Say 'Goodbye' to Your Paper Guest Log
Relying on archaic paper guest logs to chronicle who enters a building and why can make public safety and campus administrators understandably nervous. Electronic visitor management systems can help hospitals, schools and universities keep better track of guests.
Show of hands: How many of you have visited a building where you are asked to sign a paper guest log? OK, now how many of you have signed “Mickey Mouse” to see if anything would happen? Chances are, nobody noticed. Finally, how many of you have perused the paper log to see if your competitor has been there? These are some of the biggest security issues with the paper guest log.
Yes, it is very inexpensive and easy to use, but when it comes to security and today’s mandate to keep track of who is in your campus buildings and why, the old paper and pen method fails miserably. Now, how many of you are still using a paper guest log to track visitors to your own buildings? And what about that generic handwritten badge you ask the visitor to stick on his/her lapel? Not only does it look bad, it is also very easy to copy, which means just about anyone could create their own visitor badge and waltz right on in.
In today’s elevated security environment, the paper guest log for visitors and contractors has a number of critical shortcomings:
- You can’t always read people’s handwriting
- You can’t collect detailed, accurate information (not enough space)
- You can’t capture a photo of the visitor
- The information about who is visiting whom is not confidential; it is sitting there for other visitors to view
- People can make up an employee’s name to get into the building or just copy the name of an employee that someone else wrote
- In the event of an emergency, you cannot quickly pull together a list of who is still in the building (especially if you can’t read people’s names)
- Hand-written, generic badges are too easy to copy
- This method does not instill a sense of security in either visitors or employees
Software Can Help Campuses Manage Visitors
About 10 years ago, software companies started developing a computerized way to process visitors more accurately, quickly and easily. The goals of these systems were to improve security and enhance the customers’ image by enabling them to deal with guests more professionally.
With a standard personal computer and inexpensive label printer, these systems allowed users to fill in a simple visitor form on the screen, then print a high-quality, customized badge for each visitor. Since all visitor information was stored in a database, these early “electronic visitor management systems” also allowed users to do quick searches and print reports with just a few mouse clicks. The information about each visitor was detailed, accurate and kept confidential (only the administrator, guard or receptionist could view the data, not the visitors).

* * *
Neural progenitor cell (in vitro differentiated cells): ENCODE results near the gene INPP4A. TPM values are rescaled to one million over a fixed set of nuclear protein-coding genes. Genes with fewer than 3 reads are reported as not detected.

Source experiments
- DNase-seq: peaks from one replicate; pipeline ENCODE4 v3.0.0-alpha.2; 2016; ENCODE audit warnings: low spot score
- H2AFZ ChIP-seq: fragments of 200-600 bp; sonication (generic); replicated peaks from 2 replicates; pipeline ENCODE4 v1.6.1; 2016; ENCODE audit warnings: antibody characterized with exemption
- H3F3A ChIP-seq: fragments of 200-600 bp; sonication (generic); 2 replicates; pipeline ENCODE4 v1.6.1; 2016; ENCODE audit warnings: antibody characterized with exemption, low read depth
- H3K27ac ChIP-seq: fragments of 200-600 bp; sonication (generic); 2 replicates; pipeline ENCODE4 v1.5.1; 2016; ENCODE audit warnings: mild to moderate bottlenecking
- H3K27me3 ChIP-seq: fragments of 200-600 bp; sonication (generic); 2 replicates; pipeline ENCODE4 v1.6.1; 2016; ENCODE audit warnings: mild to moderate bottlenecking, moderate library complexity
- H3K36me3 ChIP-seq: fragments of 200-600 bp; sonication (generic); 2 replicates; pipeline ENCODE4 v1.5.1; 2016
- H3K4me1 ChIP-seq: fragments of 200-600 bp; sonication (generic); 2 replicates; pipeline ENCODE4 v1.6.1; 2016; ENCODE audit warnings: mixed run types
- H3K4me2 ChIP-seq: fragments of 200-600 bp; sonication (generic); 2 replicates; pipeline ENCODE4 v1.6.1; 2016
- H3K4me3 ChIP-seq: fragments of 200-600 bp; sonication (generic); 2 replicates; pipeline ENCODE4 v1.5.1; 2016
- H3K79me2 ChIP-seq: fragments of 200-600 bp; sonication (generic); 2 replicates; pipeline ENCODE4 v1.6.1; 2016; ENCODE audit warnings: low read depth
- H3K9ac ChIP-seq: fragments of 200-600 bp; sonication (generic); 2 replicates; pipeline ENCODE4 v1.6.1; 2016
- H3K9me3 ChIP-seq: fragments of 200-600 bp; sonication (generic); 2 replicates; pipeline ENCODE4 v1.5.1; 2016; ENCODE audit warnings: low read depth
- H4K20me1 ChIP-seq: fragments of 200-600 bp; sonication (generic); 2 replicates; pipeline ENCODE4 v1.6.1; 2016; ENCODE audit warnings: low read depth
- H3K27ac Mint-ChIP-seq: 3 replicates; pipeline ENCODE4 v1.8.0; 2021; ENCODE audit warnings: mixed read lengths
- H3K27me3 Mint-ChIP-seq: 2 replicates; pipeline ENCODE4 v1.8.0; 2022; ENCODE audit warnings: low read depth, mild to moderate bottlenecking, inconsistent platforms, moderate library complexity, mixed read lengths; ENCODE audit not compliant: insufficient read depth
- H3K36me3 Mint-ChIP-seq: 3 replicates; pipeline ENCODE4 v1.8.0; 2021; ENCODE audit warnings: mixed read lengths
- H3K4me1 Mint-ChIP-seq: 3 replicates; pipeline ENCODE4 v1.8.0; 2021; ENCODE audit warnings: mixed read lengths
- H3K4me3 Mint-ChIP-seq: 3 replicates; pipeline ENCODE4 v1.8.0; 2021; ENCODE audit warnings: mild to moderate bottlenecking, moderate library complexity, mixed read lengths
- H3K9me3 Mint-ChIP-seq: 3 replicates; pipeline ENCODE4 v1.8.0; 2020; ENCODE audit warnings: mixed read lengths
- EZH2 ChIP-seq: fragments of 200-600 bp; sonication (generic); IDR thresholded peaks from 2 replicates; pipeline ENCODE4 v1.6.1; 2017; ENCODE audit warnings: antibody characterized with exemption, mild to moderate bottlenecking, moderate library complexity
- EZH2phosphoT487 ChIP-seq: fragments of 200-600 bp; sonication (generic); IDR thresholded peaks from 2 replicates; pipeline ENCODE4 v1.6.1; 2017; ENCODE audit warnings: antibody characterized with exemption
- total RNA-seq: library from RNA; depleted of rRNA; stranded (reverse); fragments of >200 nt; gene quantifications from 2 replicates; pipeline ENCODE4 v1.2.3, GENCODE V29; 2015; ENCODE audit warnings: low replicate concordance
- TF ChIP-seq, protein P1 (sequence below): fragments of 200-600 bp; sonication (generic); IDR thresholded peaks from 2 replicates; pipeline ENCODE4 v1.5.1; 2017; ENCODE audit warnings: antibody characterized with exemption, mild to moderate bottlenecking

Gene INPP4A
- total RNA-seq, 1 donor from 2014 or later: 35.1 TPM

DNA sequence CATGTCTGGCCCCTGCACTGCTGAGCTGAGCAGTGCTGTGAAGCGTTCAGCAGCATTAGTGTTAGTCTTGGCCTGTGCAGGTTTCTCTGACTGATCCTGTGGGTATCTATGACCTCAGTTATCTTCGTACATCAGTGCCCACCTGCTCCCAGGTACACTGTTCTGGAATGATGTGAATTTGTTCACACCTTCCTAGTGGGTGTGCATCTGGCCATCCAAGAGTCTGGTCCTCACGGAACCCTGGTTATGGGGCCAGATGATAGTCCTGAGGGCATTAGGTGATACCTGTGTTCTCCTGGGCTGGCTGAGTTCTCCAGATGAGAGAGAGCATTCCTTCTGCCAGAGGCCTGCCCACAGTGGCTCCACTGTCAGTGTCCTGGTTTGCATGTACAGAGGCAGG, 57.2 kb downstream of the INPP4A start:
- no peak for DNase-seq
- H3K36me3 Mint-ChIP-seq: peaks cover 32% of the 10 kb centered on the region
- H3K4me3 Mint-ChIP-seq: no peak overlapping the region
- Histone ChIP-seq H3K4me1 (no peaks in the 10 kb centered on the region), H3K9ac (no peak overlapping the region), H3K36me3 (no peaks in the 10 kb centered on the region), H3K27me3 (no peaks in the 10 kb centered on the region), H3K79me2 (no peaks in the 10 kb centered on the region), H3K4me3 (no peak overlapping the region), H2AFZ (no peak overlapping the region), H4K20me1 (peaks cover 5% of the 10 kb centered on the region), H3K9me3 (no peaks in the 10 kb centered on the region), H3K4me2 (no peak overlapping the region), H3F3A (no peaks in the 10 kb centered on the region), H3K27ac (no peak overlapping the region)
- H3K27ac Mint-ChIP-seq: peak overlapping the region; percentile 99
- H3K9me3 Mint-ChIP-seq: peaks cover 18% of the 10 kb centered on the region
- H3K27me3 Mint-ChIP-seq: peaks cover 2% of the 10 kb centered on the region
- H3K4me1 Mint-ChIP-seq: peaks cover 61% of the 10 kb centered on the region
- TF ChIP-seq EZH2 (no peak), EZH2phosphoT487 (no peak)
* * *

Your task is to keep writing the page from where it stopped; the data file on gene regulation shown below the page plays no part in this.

Over time, these systems have continued to evolve and add features, making them even more secure, easier to use and faster. Today, the leading visitor management systems are integrated with a number of peripheral hardware devices, such as passport scanners, driver’s license readers, business card scanners, digital cameras, electronic signature capture pads, proximity card readers, fingerprint readers and barcode scanners.
Rather than having to type each visitor’s information into the system, you can now scan or read their passport/driver’s license/business card to automatically capture their name, company, title, phone, E-mail, address, license number, expiration date, date of birth and more – all within just a few seconds. Some of these devices will even capture the photo off the license or passport, as well as a copy of the ID, and store them in the visitor record. You can even make full-color prints of the visitor’s photo on the badge along with the photo and name of the employee being visited.
The use of a camera also allows campuses to capture the visitor’s photo. And for places of business where visitors are required to read and agree to a Non-Disclosure Agreement or Rules and Regulations statement, or any other document, the more sophisticated visitor management systems also allow you to capture the visitor’s signature electronically as part of the visitor record. That signature can be linked to the type of document that was read and agreed upon.
The better systems now enable campuses to print barcodes on the visitor badge, allowing users to simply scan each visitor’s badge on the way out, so the system can track the date and time they left, and keep an accurate record of who is still in the building.
Access Control Integration Among Value-Added Features Available
Today’s electronic visitor management systems offer an assortment of attractive and useful features that can be tailored according to the application. Let’s take a closer look.
Custom Badge Design: If you have numerous tenant companies on your campus, wouldn’t it be nice to be able to print each company’s logo, in full color, on their visitors’ badges? Or perhaps you’d like to have the name of the employee or patient being visited on the badge, or their photo. Or maybe you want to print the expiration date/time on the badge, or the type of visitor, or the areas they are allowed to access. All of these things are possible with a full-featured visitor management system.
Web-Based Preregistration: In addition to the basic features of information capture, badge printing, monitoring and reporting, today’s higher end visitor management systems also allow any or all of your employees to preregister their visitors via the Internet or an intranet. Some visitor management companies will even host this service for you on their own Web servers if you are in a building that does not have a Web server.